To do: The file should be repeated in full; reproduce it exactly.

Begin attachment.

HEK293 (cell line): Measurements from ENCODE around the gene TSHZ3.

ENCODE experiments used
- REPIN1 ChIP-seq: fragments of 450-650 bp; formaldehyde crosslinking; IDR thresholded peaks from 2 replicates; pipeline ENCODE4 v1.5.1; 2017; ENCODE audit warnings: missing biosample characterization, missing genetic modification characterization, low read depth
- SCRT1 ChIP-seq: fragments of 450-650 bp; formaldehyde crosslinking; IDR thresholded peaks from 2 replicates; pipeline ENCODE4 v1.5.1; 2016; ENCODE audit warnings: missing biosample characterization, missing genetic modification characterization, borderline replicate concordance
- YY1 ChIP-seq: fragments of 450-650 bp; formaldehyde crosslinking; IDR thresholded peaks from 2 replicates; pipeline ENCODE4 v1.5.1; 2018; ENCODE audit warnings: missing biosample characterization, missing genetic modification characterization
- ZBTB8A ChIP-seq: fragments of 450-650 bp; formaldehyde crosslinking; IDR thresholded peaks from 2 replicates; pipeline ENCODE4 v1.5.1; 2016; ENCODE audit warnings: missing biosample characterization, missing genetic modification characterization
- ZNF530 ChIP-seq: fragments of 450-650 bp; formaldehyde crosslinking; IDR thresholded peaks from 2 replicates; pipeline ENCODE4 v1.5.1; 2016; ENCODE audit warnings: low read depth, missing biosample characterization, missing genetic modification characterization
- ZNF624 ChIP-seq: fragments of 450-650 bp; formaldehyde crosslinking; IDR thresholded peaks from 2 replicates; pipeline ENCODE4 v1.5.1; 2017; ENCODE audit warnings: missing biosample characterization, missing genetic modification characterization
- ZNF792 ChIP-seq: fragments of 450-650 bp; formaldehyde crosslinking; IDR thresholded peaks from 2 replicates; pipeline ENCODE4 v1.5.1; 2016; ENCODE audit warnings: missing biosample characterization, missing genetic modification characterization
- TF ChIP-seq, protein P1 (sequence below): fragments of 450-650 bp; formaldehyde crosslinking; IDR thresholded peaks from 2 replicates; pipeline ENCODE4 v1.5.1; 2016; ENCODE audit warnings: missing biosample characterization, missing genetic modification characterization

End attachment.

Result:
HEK293 (cell line): Measurements from ENCODE around the gene TSHZ3.

ENCODE experiments used
- REPIN1 ChIP-seq: fragments of 450-650 bp; formaldehyde crosslinking; IDR thresholded peaks from 2 replicates; pipeline ENCODE4 v1.5.1; 2017; ENCODE audit warnings: missing biosample characterization, missing genetic modification characterization, low read depth
- SCRT1 ChIP-seq: fragments of 450-650 bp; formaldehyde crosslinking; IDR thresholded peaks from 2 replicates; pipeline ENCODE4 v1.5.1; 2016; ENCODE audit warnings: missing biosample characterization, missing genetic modification characterization, borderline replicate concordance
- YY1 ChIP-seq: fragments of 450-650 bp; formaldehyde crosslinking; IDR thresholded peaks from 2 replicates; pipeline ENCODE4 v1.5.1; 2018; ENCODE audit warnings: missing biosample characterization, missing genetic modification characterization
- ZBTB8A ChIP-seq: fragments of 450-650 bp; formaldehyde crosslinking; IDR thresholded peaks from 2 replicates; pipeline ENCODE4 v1.5.1; 2016; ENCODE audit warnings: missing biosample characterization, missing genetic modification characterization
- ZNF530 ChIP-seq: fragments of 450-650 bp; formaldehyde crosslinking; IDR thresholded peaks from 2 replicates; pipeline ENCODE4 v1.5.1; 2016; ENCODE audit warnings: low read depth, missing biosample characterization, missing genetic modification characterization
- ZNF624 ChIP-seq: fragments of 450-650 bp; formaldehyde crosslinking; IDR thresholded peaks from 2 replicates; pipeline ENCODE4 v1.5.1; 2017; ENCODE audit warnings: missing biosample characterization, missing genetic modification characterization
- ZNF792 ChIP-seq: fragments of 450-650 bp; formaldehyde crosslinking; IDR thresholded peaks from 2 replicates; pipeline ENCODE4 v1.5.1; 2016; ENCODE audit warnings: missing biosample characterization, missing genetic modification characterization
- TF ChIP-seq, protein P1 (sequence below): fragments of 450-650 bp; formaldehyde crosslinking; IDR thresholded peaks from 2 replicates; pipeline ENCODE4 v1.5.1; 2016; ENCODE audit warnings: missing biosample characterization, missing genetic modification characterization